The main structure of the Piazza is the magnificent Palazzo Vecchio with its huge clock tower and fantastic statues of David. Palazzo della Signoria in Florence, known as Palazzo Vecchio, has stood for over seven centuries in the heart of the city as a symbol of civic power. Whilst the Duomo is the most important religious building, Palazzo Vecchio is the most importance administrative building in Florence..
Possibly the most renowned and well-known sculptures in the world, due to its fantastic detail and unwavering accuracy of depicting the human form, the Statue of David is a magnificent piece of renaissance art created by the legendary artist Michelangelo. The original statue can be found in the Galleria dell’Accademia and a replica stands proudly at the entrance of the Palazzo Vecchio.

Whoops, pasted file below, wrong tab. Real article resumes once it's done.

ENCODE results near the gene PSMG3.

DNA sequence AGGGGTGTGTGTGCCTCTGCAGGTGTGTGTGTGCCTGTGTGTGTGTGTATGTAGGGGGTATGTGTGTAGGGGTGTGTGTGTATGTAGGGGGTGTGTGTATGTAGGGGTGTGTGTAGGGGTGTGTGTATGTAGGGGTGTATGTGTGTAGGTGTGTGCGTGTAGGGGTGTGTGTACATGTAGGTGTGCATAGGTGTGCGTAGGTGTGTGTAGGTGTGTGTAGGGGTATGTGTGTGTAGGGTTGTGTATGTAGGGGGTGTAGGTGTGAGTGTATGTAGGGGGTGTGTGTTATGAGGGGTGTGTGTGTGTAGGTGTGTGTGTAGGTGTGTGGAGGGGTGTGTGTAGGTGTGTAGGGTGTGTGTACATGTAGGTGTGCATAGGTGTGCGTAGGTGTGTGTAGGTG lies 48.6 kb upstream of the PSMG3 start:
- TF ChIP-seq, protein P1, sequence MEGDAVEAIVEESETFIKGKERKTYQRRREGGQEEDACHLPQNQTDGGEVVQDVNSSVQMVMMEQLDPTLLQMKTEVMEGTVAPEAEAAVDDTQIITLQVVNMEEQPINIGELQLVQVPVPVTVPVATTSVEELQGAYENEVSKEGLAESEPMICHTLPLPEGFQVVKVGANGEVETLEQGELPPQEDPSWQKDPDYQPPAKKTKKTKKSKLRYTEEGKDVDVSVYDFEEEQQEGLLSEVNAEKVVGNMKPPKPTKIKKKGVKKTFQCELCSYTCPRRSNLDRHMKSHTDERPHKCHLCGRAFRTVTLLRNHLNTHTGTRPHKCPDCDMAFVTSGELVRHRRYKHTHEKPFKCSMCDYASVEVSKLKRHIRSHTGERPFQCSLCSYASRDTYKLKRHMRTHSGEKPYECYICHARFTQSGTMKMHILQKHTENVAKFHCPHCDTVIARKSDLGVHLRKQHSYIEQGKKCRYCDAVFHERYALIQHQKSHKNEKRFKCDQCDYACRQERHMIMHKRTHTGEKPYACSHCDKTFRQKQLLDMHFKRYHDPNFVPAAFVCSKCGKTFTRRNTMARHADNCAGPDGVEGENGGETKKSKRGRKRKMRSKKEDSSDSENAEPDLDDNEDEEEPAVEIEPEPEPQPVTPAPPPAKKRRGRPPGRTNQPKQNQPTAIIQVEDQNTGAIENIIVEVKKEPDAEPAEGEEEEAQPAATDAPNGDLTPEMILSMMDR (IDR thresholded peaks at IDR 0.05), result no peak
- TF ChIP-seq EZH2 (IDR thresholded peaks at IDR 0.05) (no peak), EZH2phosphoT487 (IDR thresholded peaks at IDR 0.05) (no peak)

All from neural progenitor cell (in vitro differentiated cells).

To the left of the palace is the wonderful fountain of Neptune, and to the right is the Loggia dei Lanzi, a unique example of an open-air sculpture gallery containing antique and refined Renaissance art. With its wide arches, it opens to Piazza della Signoria, adjoining the Uffizi Gallery, and features beautiful sculptures including Perseus, Menelaus and Patroclus, made by artist like Giambologna and Benvenuto Cellini.
Climbing the Duomo, with the huge cupola by Filippo Brunelleschi, is one of the most breathtaking experiences you can have in the centre of Florence. From there you can dominate the whole city and have a unique view. But, beware! The steps to get on top are 463, pretty challenging even for the trained ones!Florence Cathedral